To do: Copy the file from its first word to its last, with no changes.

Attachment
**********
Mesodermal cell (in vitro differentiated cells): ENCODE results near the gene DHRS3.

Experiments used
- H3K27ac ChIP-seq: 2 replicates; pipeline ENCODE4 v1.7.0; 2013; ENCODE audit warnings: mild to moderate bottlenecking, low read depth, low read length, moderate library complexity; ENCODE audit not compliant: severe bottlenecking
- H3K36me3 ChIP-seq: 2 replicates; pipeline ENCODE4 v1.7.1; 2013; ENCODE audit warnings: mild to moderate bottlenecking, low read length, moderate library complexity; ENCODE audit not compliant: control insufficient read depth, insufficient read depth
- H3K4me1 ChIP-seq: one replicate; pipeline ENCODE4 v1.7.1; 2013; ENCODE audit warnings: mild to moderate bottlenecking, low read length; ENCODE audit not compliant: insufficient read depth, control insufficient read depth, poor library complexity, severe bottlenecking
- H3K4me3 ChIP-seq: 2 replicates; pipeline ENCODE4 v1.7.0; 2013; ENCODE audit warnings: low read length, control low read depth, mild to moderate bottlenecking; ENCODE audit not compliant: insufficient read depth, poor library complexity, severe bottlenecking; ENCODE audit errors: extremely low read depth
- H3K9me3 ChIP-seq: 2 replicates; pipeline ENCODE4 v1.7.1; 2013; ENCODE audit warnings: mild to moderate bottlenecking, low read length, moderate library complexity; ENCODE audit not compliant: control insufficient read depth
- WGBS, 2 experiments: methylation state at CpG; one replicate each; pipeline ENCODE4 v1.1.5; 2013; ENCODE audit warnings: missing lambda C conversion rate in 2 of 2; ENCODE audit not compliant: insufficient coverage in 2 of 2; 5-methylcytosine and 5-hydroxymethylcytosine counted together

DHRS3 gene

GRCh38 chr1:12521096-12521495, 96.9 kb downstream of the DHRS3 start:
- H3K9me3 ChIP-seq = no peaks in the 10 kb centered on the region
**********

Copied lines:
Mesodermal cell (in vitro differentiated cells): ENCODE results near the gene DHRS3.

Experiments used
- H3K27ac ChIP-seq: 2 replicates; pipeline ENCODE4 v1.7.0; 2013; ENCODE audit warnings: mild to moderate bottlenecking, low read depth, low read length, moderate library complexity; ENCODE audit not compliant: severe bottlenecking
- H3K36me3 ChIP-seq: 2 replicates; pipeline ENCODE4 v1.7.1; 2013; ENCODE audit warnings: mild to moderate bottlenecking, low read length, moderate library complexity; ENCODE audit not compliant: control insufficient read depth, insufficient read depth
- H3K4me1 ChIP-seq: one replicate; pipeline ENCODE4 v1.7.1; 2013; ENCODE audit warnings: mild to moderate bottlenecking, low read length; ENCODE audit not compliant: insufficient read depth, control insufficient read depth, poor library complexity, severe bottlenecking
- H3K4me3 ChIP-seq: 2 replicates; pipeline ENCODE4 v1.7.0; 2013; ENCODE audit warnings: low read length, control low read depth, mild to moderate bottlenecking; ENCODE audit not compliant: insufficient read depth, poor library complexity, severe bottlenecking; ENCODE audit errors: extremely low read depth
- H3K9me3 ChIP-seq: 2 replicates; pipeline ENCODE4 v1.7.1; 2013; ENCODE audit warnings: mild to moderate bottlenecking, low read length, moderate library complexity; ENCODE audit not compliant: control insufficient read depth
- WGBS, 2 experiments: methylation state at CpG; one replicate each; pipeline ENCODE4 v1.1.5; 2013; ENCODE audit warnings: missing lambda C conversion rate in 2 of 2; ENCODE audit not compliant: insufficient coverage in 2 of 2; 5-methylcytosine and 5-hydroxymethylcytosine counted together

DHRS3 gene

GRCh38 chr1:12521096-12521495, 96.9 kb downstream of the DHRS3 start:
- H3K9me3 ChIP-seq = no peaks in the 10 kb centered on the region